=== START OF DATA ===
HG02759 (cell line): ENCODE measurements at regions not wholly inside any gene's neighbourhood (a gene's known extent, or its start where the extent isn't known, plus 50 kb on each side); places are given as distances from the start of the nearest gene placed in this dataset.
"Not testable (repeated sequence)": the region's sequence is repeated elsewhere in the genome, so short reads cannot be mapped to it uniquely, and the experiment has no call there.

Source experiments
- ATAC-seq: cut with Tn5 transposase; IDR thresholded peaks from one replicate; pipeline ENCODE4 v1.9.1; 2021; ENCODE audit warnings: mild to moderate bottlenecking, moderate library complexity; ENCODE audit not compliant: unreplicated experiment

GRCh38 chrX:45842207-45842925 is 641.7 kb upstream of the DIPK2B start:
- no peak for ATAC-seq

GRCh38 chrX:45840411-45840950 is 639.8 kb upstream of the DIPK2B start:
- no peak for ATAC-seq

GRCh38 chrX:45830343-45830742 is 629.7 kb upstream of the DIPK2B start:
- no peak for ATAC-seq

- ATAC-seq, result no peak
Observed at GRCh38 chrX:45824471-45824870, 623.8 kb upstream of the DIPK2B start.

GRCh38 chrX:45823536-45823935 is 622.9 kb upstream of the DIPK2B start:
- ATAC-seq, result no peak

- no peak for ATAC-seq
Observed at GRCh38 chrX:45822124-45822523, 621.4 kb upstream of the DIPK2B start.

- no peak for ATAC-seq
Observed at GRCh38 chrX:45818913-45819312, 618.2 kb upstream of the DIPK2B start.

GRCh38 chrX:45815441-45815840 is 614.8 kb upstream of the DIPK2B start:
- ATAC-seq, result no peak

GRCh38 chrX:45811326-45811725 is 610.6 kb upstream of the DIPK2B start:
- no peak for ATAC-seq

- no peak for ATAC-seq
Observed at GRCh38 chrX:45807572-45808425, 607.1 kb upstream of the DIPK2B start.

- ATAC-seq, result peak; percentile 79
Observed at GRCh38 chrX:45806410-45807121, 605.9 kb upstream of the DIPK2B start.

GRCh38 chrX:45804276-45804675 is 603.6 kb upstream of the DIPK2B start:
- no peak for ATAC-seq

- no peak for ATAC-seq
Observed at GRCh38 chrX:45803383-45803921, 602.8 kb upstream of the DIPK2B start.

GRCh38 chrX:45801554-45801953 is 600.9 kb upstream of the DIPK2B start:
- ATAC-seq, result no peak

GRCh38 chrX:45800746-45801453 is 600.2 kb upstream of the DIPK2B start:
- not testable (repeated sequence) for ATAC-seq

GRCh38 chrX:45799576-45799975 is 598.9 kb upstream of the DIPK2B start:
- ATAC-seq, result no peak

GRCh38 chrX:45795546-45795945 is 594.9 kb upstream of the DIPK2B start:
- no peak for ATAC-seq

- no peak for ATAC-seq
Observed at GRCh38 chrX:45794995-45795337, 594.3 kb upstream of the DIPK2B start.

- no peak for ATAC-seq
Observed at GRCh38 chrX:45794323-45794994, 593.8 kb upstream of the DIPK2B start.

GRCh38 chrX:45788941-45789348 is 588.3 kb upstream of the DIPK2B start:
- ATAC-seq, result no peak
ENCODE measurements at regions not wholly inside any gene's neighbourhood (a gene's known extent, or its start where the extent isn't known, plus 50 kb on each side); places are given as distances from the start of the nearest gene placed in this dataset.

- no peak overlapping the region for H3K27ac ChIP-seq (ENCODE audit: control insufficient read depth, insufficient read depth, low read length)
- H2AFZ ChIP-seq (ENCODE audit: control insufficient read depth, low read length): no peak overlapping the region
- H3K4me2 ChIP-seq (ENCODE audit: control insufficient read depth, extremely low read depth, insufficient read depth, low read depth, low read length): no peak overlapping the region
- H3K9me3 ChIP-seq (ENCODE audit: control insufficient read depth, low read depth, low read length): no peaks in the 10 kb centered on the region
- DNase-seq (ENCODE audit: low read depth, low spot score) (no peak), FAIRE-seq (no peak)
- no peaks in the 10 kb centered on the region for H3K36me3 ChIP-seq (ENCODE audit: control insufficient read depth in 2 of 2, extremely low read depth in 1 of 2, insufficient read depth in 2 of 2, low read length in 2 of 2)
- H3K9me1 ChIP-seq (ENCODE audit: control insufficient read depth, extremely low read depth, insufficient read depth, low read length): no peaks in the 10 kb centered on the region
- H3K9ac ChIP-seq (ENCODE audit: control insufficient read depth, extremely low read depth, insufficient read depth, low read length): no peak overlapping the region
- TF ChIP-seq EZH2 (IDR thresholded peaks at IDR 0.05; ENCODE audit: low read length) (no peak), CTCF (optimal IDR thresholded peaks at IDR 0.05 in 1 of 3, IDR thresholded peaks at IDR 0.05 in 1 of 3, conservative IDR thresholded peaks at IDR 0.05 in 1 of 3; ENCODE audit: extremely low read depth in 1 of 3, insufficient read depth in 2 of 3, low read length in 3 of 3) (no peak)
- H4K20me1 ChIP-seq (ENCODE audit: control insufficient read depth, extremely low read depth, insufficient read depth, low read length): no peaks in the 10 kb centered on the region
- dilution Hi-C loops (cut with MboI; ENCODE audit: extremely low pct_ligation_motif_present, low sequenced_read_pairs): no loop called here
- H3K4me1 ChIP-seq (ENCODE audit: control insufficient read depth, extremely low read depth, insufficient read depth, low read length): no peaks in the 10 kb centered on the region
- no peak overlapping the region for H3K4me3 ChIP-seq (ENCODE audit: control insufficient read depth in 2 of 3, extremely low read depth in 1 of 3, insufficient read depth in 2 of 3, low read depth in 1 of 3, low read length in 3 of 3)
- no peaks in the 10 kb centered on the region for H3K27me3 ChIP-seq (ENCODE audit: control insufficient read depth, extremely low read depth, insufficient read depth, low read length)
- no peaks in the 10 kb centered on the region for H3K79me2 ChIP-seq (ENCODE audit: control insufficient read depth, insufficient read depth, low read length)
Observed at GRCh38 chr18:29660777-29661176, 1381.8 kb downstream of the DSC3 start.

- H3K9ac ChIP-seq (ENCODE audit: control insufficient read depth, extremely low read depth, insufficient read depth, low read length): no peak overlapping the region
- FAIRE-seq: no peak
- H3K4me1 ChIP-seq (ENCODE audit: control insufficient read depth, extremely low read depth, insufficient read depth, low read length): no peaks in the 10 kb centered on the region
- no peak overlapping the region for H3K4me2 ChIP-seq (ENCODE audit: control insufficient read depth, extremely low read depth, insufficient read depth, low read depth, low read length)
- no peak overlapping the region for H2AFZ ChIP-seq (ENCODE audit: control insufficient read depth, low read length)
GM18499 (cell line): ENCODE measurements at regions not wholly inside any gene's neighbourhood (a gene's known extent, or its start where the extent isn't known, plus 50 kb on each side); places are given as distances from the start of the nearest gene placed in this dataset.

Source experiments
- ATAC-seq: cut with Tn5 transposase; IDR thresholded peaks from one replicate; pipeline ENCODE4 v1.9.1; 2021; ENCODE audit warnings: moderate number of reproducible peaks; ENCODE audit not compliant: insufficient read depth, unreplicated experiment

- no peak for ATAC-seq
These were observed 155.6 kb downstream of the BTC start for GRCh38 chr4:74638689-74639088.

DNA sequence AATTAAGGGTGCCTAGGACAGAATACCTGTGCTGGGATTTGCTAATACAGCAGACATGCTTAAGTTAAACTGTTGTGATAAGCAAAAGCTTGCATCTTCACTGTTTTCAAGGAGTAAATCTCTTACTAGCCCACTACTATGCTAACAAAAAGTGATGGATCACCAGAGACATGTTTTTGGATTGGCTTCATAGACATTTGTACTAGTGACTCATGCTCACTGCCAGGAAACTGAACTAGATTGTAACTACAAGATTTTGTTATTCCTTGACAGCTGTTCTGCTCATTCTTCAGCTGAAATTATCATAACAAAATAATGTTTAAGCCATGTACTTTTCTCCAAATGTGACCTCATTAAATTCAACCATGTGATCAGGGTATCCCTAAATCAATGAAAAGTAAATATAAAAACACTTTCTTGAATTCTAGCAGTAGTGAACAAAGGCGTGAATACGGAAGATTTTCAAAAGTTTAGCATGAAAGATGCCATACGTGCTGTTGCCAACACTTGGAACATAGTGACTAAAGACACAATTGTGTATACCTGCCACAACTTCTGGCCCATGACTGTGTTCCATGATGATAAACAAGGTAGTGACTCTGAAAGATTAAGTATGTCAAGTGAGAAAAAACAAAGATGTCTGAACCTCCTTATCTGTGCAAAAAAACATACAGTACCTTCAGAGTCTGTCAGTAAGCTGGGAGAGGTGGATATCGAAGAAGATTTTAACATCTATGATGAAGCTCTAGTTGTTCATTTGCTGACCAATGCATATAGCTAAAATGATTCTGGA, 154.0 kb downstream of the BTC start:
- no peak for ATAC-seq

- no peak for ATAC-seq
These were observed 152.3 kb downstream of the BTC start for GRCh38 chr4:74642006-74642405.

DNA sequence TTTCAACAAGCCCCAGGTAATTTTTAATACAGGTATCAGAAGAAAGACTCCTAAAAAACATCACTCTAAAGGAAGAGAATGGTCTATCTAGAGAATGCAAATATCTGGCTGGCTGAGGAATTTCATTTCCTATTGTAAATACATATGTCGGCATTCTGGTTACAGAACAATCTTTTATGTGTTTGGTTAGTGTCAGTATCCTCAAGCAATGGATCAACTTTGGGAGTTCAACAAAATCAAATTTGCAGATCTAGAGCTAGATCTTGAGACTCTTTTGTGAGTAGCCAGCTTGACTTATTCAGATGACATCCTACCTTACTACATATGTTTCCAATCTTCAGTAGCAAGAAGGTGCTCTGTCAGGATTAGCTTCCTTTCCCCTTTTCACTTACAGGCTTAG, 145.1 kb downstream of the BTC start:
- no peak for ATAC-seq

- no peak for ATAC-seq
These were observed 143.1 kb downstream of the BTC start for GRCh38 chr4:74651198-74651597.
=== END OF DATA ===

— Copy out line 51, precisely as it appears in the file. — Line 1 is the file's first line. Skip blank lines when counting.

- no peaks in the 10 kb centered on the region for H3K36me3 ChIP-seq (ENCODE audit: control insufficient read depth in 2 of 2, extremely low read depth in 1 of 2, insufficient read depth in 2 of 2, low read length in 2 of 2)